Linkwood development: first steps

Finally, the company who owned this land decided to knock-down the decrepit, derelict buildings and leave the site ready for redevelopment. As you can see from the photographs, there is a real transformation already. The area feels more light and open with the four houses, in particular, benefitting from not being overshadowed.

However, clearly much work still needs to be done. I cannot understand why Moray Council are spending so much time and money discussing plans for Cooper Park, now flood-alleviated and already looking amazing, whilst on the other side of town, everything seems to be in limbo with litter accumulating behind temporary metal barricades, seagulls nesting right in the middle of our city and damaged fences left broken.

The Linkwood site is better, but just a small injection of cash could spearhead new building work. There’s such a demand for affordable housing and, rather than tear-up more countryside, why don’t the Council use all available resources to regenerate brownfield areas?

Rather than wait years for some private sector company to finally decide there might be a profit to be made from building another retail park (after sorting out the flooding issues), the Council needs to see investing in the overall appearance of Elgin as a very worthwhile cause. Removing eyesores makes our city more desirable for tourists and can improve the mental well-being of residents who don’t have to be depressed walking past sites blighted by rot. Moreover, the Linkwood site presents excellent opportunities to improve transport links, creating a new crossing over the railway bridge.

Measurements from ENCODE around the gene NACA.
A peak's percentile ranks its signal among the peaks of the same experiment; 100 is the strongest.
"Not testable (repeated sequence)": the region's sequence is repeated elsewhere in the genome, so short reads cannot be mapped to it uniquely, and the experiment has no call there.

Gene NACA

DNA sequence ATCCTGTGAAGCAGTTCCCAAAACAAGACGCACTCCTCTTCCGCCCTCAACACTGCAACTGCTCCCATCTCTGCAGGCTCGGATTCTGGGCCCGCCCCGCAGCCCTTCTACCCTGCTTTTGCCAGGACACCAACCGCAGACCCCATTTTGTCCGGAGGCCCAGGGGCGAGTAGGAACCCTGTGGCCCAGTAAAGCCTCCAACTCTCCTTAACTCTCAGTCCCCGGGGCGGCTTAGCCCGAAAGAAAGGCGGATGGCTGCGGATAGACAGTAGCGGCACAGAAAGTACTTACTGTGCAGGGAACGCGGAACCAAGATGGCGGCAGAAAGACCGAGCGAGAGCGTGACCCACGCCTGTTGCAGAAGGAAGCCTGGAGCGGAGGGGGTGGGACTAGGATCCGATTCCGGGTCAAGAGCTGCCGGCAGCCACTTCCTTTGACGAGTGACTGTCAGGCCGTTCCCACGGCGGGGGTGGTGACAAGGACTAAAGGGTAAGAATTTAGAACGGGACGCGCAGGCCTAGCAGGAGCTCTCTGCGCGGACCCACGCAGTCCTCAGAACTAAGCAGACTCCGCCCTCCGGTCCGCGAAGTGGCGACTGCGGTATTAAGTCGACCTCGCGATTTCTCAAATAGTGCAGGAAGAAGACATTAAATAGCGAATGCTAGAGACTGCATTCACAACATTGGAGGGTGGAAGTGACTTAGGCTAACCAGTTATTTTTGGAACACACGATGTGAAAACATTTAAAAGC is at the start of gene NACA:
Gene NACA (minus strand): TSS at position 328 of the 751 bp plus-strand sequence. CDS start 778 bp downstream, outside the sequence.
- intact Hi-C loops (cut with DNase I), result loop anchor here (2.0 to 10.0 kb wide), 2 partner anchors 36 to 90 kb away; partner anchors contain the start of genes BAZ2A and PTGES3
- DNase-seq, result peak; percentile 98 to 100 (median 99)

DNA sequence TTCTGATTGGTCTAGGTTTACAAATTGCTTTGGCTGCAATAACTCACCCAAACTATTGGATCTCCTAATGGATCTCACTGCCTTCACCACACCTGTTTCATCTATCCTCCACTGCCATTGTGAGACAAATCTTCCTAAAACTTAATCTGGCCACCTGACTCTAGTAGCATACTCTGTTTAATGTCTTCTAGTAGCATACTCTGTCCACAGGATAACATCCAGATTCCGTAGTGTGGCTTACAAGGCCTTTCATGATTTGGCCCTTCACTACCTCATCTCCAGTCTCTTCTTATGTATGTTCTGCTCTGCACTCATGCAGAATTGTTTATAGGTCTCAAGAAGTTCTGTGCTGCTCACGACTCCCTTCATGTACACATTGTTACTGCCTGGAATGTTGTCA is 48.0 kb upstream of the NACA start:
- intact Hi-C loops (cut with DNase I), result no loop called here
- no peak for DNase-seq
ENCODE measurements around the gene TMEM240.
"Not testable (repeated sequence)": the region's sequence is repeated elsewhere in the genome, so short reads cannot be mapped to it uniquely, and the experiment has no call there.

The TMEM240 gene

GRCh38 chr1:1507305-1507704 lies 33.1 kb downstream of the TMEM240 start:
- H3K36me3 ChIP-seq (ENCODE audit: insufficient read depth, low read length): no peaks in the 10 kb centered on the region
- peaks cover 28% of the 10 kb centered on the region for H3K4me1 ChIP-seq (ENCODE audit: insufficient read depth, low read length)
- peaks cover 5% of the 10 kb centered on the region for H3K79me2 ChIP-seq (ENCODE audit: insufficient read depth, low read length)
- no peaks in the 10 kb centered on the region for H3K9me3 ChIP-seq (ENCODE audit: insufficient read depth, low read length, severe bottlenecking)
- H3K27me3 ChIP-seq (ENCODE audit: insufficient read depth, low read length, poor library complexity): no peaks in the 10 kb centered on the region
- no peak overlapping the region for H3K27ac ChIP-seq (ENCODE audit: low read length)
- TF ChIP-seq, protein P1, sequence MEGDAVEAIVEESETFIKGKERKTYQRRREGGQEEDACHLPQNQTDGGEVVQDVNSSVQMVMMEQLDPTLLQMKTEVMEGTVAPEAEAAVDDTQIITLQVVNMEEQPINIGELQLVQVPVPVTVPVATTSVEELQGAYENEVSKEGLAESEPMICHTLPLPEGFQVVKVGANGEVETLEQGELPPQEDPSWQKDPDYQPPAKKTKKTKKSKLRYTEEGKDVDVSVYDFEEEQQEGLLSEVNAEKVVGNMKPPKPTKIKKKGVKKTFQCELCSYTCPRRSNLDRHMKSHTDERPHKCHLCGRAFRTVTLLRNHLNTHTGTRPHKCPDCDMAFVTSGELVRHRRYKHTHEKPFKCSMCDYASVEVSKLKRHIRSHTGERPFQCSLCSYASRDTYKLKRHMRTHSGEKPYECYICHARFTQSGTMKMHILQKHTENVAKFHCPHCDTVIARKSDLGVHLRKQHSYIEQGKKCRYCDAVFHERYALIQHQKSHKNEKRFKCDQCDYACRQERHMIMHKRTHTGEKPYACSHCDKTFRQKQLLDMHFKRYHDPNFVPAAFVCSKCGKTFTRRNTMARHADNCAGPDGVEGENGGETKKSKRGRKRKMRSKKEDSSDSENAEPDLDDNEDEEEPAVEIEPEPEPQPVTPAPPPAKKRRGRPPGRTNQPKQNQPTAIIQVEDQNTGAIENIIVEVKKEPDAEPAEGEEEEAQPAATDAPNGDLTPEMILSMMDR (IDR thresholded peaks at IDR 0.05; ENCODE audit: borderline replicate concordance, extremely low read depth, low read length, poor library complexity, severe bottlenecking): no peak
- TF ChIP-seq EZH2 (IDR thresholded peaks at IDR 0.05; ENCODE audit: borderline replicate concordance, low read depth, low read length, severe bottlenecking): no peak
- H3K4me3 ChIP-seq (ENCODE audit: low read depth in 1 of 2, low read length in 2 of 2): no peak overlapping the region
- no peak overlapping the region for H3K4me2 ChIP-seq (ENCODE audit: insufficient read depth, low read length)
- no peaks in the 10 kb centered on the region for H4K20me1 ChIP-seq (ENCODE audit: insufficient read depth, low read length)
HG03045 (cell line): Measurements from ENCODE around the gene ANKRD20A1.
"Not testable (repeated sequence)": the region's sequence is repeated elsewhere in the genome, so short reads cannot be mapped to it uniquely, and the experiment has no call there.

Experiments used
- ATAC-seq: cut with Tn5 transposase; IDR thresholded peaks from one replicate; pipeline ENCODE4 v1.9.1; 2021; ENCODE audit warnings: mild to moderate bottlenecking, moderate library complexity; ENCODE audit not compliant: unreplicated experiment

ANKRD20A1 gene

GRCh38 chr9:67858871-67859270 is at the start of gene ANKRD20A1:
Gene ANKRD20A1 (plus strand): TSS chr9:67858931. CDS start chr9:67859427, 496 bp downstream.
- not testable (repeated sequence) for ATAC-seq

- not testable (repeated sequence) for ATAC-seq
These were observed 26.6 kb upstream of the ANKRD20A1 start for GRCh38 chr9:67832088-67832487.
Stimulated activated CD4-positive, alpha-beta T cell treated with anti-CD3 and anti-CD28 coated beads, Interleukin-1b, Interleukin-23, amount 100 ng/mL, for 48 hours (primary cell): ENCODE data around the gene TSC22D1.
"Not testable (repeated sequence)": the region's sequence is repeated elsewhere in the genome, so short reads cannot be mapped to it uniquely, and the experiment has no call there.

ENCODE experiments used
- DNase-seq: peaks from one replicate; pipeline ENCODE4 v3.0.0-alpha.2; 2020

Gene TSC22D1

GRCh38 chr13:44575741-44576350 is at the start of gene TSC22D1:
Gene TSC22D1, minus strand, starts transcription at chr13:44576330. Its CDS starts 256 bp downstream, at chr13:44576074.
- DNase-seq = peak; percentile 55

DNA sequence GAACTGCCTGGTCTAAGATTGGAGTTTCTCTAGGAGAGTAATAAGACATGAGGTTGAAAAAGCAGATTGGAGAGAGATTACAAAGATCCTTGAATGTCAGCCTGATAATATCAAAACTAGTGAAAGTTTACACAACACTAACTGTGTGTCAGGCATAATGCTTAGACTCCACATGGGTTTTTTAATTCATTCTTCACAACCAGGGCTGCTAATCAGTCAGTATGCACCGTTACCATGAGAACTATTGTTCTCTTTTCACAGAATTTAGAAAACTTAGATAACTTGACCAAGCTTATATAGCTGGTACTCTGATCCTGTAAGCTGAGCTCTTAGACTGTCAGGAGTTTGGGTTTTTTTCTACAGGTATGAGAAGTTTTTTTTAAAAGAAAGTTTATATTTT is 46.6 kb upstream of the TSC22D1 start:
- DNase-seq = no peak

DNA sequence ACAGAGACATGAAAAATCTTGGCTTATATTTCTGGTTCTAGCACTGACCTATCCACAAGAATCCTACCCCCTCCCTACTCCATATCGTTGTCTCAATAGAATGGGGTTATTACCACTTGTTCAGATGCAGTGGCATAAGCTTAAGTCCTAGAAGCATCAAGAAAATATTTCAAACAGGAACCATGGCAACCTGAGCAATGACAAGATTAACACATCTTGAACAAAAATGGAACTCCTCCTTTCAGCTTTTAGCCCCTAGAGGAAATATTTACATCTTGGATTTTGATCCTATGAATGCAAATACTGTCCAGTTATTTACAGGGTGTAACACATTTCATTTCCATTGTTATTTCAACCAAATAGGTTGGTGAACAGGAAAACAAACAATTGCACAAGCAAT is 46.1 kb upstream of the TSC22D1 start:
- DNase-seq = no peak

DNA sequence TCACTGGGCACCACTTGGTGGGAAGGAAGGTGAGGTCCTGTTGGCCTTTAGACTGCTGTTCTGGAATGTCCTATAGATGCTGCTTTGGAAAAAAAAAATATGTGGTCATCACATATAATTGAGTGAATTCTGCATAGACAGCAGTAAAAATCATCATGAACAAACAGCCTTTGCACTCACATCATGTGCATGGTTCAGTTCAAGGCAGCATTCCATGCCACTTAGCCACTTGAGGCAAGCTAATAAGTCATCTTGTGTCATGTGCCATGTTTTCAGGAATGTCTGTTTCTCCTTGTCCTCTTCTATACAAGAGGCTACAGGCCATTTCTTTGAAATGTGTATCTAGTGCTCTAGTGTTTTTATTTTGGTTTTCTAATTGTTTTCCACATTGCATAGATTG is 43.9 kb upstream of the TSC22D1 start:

Regeneration is a win-win proposition.

Rubbish out of reach, but not of sight!

Rubbish out of reach, but not of sight!

A wonderful development opportunity

A wonderful development opportunity

Linkwood demo site (7)

A new view of Linkwood’s old saw mill

 

Temporary metal barricades still seem all too permanent

Temporary metal barricades still seem all too permanent

Rubble mountain

Rubble mountain

This house now sees the light!

This house now sees the light!

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One thought on “Linkwood development: first steps

  1. It is worth noting that this site cannot, under current laws, be transformed into housing because there is a gas storage site nearby. Although the older houses you can see in the photograph could be incinerated at any moment, if there was a major gas explosion, planning rules mean no new residential units can be built. I only discovered this fact by chance through corresponding with a local councillor.
    You often hear people complaining about brownfield sites that surely could and should be turned into homes. I wonder how many other areas face the same restrictions and barriers to being improved? Maybe we need more imagination in revitalising these wastelands.

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